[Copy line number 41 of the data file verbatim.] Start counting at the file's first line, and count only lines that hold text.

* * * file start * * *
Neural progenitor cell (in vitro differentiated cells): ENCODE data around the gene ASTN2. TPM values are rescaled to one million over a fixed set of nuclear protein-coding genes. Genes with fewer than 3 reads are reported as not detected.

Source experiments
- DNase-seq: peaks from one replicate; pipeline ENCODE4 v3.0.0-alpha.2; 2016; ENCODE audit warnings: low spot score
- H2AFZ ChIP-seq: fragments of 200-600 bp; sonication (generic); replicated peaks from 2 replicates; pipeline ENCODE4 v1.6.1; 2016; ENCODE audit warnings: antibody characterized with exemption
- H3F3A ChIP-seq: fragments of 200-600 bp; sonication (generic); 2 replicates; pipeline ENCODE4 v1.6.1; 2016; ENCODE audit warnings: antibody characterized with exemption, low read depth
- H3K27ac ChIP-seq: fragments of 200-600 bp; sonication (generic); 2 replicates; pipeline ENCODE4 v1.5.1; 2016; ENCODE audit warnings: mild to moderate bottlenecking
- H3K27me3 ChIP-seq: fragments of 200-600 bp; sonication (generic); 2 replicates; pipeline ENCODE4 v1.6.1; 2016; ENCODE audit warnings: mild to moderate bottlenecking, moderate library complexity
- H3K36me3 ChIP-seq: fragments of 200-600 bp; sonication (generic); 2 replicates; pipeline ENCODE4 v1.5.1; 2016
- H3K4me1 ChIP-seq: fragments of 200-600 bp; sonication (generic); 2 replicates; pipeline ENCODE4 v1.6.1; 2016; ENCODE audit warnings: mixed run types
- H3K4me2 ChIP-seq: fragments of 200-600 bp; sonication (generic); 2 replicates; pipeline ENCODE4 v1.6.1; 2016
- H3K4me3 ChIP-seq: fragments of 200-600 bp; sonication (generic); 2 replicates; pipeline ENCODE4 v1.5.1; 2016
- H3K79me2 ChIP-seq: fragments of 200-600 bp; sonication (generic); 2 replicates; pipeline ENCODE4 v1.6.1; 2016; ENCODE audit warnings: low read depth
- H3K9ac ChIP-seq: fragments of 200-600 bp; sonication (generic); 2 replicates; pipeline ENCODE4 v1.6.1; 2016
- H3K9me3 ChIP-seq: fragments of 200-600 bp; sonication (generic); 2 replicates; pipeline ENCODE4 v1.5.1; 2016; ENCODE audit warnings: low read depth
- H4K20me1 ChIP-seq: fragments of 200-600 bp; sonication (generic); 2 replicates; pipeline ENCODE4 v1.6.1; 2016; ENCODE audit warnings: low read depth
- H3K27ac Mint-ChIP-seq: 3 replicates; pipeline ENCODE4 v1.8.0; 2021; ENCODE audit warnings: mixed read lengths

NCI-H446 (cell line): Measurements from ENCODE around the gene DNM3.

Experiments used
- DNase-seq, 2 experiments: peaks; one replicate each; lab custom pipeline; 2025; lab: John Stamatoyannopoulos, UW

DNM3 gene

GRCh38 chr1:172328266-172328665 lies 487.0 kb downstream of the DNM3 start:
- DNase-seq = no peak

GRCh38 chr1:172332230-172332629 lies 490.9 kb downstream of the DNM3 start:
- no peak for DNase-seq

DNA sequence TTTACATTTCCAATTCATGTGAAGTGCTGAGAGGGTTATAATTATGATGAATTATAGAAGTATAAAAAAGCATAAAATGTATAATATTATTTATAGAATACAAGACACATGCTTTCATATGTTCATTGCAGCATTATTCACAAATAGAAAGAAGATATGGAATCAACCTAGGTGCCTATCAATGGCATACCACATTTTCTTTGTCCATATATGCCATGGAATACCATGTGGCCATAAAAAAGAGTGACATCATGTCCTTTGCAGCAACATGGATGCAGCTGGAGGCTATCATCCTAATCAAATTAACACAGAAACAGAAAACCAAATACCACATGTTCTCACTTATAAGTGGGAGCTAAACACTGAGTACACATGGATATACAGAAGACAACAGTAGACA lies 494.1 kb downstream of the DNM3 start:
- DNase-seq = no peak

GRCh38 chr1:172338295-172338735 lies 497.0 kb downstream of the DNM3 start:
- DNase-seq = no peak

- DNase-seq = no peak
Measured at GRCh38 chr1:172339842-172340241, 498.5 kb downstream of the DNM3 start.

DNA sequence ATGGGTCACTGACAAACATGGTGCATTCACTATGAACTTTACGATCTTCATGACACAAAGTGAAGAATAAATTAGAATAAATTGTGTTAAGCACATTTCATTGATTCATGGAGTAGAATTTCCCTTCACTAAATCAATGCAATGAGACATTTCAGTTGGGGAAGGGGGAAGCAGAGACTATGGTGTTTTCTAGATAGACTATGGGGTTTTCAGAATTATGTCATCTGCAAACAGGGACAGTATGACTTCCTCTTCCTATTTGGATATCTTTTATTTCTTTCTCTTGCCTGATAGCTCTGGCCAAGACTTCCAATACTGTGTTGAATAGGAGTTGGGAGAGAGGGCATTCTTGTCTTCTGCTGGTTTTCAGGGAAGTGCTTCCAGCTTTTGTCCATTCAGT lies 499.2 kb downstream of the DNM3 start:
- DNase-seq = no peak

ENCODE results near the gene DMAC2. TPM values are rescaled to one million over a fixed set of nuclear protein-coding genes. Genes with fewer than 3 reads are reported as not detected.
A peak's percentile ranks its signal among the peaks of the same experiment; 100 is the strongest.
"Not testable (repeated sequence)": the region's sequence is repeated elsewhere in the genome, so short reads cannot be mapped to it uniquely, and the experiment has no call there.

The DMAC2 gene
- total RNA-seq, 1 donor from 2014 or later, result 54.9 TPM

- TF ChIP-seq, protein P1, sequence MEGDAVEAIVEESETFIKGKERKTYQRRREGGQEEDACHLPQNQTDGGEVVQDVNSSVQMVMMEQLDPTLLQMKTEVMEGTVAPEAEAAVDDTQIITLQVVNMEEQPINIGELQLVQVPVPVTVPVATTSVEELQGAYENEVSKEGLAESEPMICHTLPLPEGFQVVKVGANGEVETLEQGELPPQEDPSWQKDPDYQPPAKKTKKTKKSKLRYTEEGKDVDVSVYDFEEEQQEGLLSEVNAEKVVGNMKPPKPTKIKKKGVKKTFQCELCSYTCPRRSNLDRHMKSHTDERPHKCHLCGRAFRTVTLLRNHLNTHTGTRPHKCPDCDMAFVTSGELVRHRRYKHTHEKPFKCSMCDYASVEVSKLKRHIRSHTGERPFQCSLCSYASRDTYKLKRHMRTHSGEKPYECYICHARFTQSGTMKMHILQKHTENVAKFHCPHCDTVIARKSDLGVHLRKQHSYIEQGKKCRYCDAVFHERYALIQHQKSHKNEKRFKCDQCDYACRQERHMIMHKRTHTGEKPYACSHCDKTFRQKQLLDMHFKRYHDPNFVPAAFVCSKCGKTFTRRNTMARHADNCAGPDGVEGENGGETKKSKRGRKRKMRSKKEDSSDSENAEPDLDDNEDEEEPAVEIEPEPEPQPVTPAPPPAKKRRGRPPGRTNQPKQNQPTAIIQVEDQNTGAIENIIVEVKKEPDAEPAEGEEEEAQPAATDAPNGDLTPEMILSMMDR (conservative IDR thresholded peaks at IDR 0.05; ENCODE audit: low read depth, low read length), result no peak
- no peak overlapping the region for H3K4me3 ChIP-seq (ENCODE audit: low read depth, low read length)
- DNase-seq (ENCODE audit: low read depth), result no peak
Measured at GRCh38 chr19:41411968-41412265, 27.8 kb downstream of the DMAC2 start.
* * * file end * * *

Measured at GRCh38 chr19:41411968-41412265, 27.8 kb downstream of the DMAC2 start.